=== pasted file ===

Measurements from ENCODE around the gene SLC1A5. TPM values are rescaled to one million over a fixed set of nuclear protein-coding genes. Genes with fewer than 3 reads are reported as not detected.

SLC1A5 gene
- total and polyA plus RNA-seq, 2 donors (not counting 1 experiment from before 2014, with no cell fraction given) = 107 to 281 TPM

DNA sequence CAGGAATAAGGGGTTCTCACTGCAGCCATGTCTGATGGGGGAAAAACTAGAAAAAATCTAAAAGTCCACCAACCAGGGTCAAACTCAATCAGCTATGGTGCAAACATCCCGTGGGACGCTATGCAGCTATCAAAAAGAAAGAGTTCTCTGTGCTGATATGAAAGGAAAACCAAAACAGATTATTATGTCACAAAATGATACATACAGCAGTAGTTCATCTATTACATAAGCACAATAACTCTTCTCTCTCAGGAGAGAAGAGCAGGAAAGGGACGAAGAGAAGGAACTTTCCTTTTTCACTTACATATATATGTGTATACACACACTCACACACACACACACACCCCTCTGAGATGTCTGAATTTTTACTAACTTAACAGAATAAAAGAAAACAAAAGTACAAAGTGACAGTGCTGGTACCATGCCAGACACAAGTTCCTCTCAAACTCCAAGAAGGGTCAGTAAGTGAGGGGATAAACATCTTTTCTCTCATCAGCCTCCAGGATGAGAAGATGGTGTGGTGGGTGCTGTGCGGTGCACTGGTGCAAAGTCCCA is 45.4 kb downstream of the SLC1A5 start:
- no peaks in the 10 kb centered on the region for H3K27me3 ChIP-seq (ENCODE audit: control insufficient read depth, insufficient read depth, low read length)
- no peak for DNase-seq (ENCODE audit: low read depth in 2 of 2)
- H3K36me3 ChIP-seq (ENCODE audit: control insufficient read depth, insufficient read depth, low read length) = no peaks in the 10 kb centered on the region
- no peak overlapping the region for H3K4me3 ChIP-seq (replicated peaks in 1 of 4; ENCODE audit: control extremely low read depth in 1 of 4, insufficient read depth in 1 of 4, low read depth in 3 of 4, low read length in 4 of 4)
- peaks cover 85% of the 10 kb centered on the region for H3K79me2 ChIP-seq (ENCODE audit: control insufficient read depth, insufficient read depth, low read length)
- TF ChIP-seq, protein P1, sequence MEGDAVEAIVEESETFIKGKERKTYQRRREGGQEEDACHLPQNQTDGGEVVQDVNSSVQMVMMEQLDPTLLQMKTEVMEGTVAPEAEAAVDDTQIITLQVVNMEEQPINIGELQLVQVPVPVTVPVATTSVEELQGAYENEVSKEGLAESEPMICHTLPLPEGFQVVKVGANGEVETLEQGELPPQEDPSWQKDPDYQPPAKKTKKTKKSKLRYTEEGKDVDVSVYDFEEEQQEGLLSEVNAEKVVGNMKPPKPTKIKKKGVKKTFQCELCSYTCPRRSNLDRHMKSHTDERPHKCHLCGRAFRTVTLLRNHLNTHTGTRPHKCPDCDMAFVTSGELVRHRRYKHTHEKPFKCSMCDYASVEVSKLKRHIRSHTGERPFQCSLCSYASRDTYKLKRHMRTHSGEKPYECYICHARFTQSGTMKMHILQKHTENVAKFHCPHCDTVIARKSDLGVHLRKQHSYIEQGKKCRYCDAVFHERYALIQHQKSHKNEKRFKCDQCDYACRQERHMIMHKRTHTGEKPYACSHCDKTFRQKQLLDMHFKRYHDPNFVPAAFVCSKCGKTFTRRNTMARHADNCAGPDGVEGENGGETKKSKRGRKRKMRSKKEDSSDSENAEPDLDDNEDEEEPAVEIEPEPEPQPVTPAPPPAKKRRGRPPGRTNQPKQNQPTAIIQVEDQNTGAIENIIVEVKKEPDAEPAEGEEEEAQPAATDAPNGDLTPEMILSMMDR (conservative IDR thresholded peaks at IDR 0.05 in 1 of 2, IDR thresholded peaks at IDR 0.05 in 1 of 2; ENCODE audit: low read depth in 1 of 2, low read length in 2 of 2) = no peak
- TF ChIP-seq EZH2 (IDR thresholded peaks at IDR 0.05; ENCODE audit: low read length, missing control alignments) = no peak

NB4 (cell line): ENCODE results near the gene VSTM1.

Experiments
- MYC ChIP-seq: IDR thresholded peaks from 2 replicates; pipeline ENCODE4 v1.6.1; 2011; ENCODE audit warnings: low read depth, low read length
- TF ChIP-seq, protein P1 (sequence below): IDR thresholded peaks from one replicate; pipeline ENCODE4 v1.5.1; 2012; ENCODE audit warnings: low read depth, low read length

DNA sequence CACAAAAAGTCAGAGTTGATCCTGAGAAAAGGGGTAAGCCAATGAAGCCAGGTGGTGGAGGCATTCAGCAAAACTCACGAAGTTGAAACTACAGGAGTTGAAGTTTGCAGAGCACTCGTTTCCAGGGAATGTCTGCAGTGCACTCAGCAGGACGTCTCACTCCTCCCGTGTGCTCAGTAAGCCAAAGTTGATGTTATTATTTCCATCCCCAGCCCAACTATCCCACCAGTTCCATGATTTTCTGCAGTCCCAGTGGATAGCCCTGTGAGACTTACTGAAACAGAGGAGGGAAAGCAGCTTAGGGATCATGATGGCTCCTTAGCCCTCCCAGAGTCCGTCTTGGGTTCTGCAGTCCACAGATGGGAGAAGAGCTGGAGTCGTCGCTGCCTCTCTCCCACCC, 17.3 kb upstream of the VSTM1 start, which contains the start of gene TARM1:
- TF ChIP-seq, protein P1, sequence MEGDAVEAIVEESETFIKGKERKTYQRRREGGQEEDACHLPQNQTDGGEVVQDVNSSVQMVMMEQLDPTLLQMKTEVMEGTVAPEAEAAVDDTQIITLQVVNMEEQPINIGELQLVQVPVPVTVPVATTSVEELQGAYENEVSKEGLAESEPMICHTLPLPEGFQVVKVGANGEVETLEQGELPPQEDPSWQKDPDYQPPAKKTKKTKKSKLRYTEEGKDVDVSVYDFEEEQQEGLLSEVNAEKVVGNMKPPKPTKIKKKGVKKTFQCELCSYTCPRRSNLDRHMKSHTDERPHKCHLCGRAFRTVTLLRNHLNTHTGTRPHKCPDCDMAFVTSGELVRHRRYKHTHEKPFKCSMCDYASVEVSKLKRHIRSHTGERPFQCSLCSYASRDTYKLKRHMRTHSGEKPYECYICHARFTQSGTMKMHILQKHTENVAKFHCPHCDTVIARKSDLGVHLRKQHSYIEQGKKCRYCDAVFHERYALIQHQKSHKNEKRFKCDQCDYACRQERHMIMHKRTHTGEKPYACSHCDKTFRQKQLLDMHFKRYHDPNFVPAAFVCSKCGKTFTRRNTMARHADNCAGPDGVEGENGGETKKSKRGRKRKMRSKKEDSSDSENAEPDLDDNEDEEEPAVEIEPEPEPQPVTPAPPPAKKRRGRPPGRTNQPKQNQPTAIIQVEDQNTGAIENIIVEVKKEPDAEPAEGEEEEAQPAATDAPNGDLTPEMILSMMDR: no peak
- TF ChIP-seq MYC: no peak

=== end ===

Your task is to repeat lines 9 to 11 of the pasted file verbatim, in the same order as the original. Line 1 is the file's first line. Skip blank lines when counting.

- peaks cover 85% of the 10 kb centered on the region for H3K79me2 ChIP-seq (ENCODE audit: control insufficient read depth, insufficient read depth, low read length)
- TF ChIP-seq, protein P1, sequence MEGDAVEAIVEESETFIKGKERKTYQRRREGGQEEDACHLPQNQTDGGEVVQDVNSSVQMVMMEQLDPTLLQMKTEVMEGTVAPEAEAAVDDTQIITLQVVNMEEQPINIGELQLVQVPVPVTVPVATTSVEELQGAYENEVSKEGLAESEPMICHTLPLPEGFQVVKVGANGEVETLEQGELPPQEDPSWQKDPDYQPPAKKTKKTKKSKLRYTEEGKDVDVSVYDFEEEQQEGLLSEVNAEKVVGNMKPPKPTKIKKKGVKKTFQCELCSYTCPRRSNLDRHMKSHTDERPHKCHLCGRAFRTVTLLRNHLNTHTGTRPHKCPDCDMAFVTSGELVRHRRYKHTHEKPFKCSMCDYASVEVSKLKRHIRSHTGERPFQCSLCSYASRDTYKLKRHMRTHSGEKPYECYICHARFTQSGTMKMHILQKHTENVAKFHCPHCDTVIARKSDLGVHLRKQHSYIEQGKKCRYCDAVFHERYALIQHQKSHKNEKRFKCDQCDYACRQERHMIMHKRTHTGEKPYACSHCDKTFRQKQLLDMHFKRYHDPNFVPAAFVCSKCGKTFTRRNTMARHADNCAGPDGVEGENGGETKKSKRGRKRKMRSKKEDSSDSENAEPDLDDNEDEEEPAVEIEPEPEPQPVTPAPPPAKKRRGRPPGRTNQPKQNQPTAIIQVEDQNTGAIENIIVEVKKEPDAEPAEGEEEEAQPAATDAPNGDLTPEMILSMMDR (conservative IDR thresholded peaks at IDR 0.05 in 1 of 2, IDR thresholded peaks at IDR 0.05 in 1 of 2; ENCODE audit: low read depth in 1 of 2, low read length in 2 of 2) = no peak
- TF ChIP-seq EZH2 (IDR thresholded peaks at IDR 0.05; ENCODE audit: low read length, missing control alignments) = no peak